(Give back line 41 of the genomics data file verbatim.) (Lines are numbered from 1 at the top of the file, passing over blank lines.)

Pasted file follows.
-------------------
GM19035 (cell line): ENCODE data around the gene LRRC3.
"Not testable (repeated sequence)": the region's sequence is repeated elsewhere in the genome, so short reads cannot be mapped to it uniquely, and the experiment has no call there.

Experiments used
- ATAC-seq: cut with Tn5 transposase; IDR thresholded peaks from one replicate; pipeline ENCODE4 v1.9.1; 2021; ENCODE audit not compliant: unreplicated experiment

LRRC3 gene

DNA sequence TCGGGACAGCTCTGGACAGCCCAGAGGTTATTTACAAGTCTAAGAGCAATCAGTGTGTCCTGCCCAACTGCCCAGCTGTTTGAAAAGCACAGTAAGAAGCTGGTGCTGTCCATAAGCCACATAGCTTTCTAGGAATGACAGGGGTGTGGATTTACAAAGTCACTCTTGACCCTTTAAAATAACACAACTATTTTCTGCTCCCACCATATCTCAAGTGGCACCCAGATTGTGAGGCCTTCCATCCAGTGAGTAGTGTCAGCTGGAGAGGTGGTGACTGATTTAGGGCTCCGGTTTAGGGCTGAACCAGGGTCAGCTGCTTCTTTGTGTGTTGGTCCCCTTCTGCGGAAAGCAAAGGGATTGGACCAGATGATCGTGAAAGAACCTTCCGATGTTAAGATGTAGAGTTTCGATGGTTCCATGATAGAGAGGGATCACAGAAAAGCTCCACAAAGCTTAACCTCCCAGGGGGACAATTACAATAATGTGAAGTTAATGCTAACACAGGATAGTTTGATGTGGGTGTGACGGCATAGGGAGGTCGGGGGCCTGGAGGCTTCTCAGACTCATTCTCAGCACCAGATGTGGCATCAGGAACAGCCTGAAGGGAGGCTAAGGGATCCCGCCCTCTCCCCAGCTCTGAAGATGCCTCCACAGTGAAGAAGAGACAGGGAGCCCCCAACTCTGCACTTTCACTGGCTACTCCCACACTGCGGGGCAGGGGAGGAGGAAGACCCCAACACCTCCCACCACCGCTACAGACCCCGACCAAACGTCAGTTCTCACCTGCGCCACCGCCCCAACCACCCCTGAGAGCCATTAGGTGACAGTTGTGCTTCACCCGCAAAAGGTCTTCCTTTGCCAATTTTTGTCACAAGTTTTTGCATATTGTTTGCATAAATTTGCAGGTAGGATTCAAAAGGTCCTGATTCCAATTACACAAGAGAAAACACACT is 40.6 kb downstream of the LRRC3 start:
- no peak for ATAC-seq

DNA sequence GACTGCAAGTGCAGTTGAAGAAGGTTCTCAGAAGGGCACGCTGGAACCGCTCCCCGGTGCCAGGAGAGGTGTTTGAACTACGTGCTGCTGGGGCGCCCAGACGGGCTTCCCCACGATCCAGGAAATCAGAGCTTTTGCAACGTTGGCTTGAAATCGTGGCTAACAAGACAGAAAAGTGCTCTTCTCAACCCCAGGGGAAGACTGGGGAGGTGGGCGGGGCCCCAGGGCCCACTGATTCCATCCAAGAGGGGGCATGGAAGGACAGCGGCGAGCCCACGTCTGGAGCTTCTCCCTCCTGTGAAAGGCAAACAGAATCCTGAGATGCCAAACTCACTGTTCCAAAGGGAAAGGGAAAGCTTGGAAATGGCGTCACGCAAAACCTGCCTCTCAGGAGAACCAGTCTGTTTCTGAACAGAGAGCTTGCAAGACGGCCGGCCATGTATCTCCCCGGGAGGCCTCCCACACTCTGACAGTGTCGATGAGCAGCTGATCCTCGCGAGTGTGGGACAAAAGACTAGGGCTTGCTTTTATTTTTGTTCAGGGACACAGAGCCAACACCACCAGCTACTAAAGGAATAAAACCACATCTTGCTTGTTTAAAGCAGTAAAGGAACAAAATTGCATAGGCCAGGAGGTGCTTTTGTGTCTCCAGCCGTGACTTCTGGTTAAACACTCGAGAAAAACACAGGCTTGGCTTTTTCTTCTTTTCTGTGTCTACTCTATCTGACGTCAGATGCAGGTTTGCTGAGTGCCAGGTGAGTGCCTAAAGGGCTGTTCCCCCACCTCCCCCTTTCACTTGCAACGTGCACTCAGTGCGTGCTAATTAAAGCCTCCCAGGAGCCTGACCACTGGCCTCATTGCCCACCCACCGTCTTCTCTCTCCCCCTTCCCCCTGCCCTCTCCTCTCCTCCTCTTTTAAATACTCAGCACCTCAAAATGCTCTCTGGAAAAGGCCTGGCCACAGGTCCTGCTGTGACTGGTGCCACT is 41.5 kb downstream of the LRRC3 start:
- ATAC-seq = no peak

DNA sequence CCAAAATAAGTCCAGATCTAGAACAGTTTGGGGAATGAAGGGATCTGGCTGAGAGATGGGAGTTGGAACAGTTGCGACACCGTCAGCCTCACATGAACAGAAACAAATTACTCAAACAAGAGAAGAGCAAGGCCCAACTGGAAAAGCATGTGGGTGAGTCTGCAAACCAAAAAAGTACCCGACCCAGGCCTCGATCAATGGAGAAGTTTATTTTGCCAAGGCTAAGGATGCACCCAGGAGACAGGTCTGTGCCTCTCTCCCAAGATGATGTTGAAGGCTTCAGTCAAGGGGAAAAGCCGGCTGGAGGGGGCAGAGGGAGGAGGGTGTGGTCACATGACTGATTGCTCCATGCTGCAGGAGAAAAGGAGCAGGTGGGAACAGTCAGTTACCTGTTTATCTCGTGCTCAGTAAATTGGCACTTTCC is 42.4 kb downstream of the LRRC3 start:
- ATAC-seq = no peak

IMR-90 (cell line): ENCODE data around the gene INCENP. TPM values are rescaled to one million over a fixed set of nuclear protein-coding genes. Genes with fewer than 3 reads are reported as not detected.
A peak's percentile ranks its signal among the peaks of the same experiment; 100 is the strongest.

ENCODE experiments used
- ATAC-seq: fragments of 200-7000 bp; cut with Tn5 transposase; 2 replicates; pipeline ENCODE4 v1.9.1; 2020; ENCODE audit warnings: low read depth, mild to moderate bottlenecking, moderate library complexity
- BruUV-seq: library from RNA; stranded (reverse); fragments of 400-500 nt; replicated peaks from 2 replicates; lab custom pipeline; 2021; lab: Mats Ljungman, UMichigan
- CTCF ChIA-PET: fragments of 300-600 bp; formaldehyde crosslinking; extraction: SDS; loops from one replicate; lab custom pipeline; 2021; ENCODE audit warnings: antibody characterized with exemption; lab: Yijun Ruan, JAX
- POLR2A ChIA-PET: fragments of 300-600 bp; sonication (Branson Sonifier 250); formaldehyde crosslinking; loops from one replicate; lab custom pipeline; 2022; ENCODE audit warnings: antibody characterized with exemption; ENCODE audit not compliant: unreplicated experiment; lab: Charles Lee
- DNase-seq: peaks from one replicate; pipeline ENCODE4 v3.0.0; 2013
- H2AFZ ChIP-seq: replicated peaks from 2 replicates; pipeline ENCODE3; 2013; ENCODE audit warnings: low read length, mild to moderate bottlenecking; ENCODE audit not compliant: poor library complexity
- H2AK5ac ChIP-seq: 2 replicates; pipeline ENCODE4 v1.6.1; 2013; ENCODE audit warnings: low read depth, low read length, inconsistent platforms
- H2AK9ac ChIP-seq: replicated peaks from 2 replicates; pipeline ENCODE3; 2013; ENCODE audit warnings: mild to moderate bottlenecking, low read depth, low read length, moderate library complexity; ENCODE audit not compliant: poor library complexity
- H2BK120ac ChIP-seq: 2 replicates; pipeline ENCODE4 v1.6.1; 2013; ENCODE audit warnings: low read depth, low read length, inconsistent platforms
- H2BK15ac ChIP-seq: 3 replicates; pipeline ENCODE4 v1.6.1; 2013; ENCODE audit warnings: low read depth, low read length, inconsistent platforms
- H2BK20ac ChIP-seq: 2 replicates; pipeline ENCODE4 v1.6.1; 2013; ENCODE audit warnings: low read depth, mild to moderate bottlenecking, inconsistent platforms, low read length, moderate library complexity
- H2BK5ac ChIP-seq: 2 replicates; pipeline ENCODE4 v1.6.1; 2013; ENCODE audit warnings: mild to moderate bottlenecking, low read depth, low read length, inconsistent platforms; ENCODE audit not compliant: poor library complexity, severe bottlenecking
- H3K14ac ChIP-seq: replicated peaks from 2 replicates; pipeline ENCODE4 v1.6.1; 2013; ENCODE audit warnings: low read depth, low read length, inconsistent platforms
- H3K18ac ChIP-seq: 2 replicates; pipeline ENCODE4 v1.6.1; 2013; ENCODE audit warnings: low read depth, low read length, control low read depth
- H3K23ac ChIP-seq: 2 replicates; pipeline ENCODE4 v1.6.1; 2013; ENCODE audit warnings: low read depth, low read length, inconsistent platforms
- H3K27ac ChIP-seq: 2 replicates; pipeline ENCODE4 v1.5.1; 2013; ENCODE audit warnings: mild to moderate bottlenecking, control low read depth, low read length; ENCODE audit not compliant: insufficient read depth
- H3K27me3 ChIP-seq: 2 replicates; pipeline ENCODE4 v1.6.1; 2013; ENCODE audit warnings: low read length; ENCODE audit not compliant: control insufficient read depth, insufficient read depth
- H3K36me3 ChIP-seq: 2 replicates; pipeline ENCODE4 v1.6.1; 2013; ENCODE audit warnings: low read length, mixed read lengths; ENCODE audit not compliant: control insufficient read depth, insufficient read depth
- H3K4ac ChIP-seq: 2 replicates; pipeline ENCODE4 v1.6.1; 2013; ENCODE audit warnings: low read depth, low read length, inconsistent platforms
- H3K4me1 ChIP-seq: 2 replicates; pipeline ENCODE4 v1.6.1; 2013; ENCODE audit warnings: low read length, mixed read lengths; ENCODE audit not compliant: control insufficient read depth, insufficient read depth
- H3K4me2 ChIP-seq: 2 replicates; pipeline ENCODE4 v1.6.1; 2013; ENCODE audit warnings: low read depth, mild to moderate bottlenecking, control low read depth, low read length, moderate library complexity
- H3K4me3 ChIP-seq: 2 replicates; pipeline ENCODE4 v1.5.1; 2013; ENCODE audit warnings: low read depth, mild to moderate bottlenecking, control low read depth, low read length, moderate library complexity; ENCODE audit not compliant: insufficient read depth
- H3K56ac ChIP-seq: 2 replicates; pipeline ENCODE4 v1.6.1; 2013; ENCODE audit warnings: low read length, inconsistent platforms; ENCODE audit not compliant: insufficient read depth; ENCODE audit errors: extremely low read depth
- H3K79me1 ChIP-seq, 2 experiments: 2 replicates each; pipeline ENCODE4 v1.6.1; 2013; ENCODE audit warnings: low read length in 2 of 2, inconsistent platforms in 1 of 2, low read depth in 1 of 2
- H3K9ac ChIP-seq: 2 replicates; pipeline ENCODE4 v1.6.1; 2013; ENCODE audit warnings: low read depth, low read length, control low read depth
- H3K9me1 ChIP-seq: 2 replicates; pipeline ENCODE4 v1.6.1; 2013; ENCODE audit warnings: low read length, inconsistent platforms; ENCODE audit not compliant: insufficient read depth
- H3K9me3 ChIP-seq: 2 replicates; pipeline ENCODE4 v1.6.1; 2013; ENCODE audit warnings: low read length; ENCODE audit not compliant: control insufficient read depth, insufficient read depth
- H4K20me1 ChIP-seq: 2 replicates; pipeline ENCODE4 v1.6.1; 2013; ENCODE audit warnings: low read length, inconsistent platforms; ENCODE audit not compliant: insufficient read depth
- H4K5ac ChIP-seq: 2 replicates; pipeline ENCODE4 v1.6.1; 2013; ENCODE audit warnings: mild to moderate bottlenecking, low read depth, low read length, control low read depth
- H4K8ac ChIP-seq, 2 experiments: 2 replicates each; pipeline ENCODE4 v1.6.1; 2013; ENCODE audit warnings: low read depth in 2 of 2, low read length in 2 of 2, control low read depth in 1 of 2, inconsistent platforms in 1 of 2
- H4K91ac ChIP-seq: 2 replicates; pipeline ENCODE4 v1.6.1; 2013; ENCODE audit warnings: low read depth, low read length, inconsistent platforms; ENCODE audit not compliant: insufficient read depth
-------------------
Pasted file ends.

- H3K9me3 ChIP-seq: 2 replicates; pipeline ENCODE4 v1.6.1; 2013; ENCODE audit warnings: low read length; ENCODE audit not compliant: control insufficient read depth, insufficient read depth